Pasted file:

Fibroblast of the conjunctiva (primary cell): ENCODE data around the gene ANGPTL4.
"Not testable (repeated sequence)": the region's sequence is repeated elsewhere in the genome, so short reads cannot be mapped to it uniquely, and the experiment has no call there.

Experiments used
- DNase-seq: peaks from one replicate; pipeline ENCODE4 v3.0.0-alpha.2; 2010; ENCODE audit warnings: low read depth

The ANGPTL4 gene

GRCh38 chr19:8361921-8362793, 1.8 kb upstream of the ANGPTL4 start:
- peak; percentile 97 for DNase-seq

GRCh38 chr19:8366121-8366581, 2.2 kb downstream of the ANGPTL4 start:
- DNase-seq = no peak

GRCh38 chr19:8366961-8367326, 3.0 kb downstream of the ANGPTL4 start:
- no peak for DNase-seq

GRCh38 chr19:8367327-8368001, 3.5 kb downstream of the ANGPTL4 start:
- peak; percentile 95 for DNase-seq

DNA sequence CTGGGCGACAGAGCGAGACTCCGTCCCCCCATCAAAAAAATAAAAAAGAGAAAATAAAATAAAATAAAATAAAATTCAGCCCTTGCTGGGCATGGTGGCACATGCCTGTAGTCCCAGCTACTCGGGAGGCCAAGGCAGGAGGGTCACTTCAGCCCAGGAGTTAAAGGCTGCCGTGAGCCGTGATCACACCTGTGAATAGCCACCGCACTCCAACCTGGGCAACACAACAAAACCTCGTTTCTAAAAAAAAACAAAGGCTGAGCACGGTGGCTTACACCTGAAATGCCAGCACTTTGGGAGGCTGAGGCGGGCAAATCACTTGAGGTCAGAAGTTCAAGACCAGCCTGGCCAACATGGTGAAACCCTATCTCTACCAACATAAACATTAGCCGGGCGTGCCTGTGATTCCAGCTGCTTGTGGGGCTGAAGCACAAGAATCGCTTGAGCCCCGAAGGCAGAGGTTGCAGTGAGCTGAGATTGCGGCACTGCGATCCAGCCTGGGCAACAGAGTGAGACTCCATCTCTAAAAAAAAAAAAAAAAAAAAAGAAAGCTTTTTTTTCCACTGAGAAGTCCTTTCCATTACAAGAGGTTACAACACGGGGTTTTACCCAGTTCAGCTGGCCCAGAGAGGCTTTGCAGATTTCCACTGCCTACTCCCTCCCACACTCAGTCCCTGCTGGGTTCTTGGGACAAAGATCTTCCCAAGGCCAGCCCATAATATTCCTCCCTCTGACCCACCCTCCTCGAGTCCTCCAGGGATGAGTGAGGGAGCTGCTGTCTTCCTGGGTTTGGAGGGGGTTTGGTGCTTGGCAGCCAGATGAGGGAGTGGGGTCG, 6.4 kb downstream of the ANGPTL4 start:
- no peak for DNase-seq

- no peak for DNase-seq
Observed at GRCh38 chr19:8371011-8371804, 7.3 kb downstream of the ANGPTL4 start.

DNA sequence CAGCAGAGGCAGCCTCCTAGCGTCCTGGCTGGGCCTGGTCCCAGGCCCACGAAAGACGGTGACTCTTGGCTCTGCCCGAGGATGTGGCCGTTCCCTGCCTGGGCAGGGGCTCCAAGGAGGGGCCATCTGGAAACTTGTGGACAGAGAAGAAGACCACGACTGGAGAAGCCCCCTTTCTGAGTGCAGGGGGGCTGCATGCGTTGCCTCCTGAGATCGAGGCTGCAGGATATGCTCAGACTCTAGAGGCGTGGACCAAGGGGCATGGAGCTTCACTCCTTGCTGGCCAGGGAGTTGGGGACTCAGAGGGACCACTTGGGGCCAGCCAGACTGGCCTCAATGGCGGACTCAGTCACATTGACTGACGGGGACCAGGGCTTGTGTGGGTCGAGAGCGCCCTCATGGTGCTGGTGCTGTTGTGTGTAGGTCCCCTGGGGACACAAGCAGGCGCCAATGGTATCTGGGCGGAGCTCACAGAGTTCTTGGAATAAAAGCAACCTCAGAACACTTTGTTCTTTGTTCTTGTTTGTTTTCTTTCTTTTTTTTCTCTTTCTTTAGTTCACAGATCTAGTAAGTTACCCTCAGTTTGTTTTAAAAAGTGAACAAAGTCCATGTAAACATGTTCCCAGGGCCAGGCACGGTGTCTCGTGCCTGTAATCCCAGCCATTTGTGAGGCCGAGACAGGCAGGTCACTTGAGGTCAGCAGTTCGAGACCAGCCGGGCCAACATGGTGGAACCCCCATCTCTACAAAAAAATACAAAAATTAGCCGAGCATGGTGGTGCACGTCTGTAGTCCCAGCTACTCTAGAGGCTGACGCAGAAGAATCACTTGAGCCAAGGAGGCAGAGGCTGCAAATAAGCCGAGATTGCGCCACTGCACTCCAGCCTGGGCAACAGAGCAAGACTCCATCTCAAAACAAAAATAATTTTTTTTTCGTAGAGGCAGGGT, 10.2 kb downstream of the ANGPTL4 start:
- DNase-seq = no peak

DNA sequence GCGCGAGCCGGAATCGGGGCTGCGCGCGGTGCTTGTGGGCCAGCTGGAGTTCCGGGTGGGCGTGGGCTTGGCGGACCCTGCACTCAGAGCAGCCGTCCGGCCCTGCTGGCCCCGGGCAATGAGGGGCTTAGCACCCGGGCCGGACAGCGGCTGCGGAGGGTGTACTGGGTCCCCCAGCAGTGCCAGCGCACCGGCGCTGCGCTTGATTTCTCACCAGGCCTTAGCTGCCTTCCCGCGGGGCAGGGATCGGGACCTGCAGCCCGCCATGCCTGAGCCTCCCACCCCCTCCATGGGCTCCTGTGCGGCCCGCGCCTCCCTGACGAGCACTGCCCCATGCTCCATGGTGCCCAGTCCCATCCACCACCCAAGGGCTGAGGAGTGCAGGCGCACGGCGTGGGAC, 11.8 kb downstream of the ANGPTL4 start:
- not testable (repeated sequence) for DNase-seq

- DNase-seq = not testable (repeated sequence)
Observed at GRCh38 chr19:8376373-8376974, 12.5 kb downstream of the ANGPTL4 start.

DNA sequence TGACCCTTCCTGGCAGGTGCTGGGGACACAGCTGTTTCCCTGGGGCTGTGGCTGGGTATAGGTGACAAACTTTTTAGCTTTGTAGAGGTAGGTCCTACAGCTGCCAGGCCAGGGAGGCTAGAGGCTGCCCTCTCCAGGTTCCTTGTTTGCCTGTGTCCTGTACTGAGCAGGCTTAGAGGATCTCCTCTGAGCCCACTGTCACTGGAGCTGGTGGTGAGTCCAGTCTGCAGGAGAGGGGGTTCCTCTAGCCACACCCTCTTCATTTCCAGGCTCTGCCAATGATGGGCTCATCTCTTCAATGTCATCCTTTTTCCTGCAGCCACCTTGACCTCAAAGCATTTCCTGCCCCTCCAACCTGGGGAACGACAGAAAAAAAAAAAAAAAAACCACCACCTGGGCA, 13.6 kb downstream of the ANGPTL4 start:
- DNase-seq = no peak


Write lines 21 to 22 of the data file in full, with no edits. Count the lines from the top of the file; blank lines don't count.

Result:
- not testable (repeated sequence) for DNase-seq

- DNase-seq = not testable (repeated sequence)